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What to expect in Aaron Judge’s “year after”

How did the 60-home run club do in their follow-up campaign?

Aaron Judge During 2023 Spring Training Photo by Thomas A. Ferrara/Newsday RM via Getty Images

In some ways, Aaron Judge can’t win in 2023. Coming off one of the great seasons we’re ever going to see, even a “conventional” MVP level season will be a step down. Leaving aside the matter of award races, since so much of that depends on what Shohei Ohtani does anyway, what can we expect from Aaron Judge’s own output now that he’s recognized as the best hitter in the game?

There are so few seasons to compare Judge to — every year MLB might see one or two eight-win players, but only an 11-win every decade or so. Perhaps the only guys we can reasonably compare Judge to are the other members of the exclusive 60 home run club, the other five players who have had the power surge that Judge posted.

Barry Bonds, Babe Ruth, Mark McGwire, Sammy Sosa and Roger Maris are the only people who know what it’s like to club at least 60 home runs and then have to come back the next year with those expectations. For this exercise, let’s look at the season immediately following their career high in HR — THE Year, then The Year After:

Not surprisingly, everyone gets a little bit worse (except for Barry Bonds, of course). Judge is projected, depending on your preferred system, to be about 30-40 points of wRC+ worse in 2023 than his 207 mark last year, which would be on the high end of this club of players.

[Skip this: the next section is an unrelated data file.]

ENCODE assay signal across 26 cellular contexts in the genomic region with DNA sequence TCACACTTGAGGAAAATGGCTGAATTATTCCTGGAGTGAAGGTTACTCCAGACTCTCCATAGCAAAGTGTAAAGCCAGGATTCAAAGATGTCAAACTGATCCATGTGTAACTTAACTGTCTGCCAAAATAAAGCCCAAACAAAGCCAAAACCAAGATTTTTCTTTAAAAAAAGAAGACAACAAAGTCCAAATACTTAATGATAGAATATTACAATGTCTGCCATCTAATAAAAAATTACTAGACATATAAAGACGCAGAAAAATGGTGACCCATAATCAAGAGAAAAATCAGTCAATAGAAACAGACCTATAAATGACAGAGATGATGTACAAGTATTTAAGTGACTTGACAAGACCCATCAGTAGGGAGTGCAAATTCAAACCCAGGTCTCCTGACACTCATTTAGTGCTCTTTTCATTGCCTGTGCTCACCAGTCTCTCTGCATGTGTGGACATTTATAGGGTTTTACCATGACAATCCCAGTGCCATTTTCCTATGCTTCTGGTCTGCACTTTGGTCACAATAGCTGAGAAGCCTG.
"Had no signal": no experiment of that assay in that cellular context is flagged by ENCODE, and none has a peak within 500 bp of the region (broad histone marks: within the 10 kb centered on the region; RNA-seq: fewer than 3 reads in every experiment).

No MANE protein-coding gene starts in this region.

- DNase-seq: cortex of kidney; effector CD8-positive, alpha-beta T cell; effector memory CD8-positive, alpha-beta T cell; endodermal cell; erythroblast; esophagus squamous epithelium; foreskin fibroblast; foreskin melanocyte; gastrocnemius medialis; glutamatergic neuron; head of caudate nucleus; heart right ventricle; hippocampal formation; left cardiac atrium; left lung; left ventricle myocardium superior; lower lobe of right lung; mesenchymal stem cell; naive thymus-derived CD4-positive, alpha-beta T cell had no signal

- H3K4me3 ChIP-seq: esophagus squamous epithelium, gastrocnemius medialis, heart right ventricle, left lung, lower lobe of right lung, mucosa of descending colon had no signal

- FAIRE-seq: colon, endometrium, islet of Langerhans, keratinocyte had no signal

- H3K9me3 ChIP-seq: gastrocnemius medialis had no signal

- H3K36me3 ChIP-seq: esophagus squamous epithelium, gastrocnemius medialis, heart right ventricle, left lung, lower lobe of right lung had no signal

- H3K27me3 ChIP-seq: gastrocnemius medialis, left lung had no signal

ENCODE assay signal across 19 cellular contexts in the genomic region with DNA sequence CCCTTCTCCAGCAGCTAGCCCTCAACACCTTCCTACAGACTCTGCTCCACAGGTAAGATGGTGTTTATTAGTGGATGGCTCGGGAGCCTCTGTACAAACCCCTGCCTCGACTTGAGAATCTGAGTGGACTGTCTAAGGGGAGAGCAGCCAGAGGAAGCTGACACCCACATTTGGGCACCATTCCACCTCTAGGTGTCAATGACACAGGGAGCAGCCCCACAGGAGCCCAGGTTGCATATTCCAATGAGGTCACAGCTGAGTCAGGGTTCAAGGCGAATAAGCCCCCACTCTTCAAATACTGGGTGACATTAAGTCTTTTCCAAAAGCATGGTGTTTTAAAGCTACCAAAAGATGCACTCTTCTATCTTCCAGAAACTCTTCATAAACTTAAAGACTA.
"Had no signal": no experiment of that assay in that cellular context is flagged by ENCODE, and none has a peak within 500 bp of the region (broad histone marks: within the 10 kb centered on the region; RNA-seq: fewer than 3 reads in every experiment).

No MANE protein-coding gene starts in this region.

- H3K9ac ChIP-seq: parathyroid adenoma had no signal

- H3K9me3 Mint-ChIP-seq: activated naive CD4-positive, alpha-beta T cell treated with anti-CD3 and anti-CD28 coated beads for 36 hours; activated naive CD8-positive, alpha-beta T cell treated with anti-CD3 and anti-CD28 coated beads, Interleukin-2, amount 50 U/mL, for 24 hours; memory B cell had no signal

I think we all acknowledge that Judge will hit fewer home runs and be somewhat worse than he was last year, but the question of how worse likely rests on those plate discipline numbers. When I first started thinking about this post, my initial thought was that everyone would see a bump in walk rate and a drop in strikeout rate, as pitchers attempted to work around a guy who just made mincemeat of his opponents a year ago.

For what it’s worth, FanGraphs projections have Judge striking out at slightly higher rates this year, which I might actually push back on. I don’t think Judge, even after 2022, gets enough credit for being as complete a hitter as he is — for example, he’s cut down on his strikeout rate in three straight seasons before holding steady in his record-setting campaign last year — while also riding a three-year streak of walking more each season.

This class also, on average, hit 17.4 fewer home runs than in their best season, and Judge is actually projected to hit that rate per Depth Charts, with 45 long balls. There are caveats to all these metrics, of course, but so much of that number depends on what baseball is actually used during Yankee games, as well as how much if at all Judge can take advantage of the new Rogers Centre dimensions during reduced divisional play.

Judge’s projected 171 wRC+ would have made him the fourth-best hitter in baseball last year and trail just Ruth and Bonds in the 60 homer club’s follow-up campaigns. If he has that exact year in 2023 for the Yankees he will almost certainly end up an MVP finalist and be worth the big deal he signed over the winter. Still, he will almost certainly be worse than he was in 2022, as the whole point of a career-best is ... you don’t get better after it.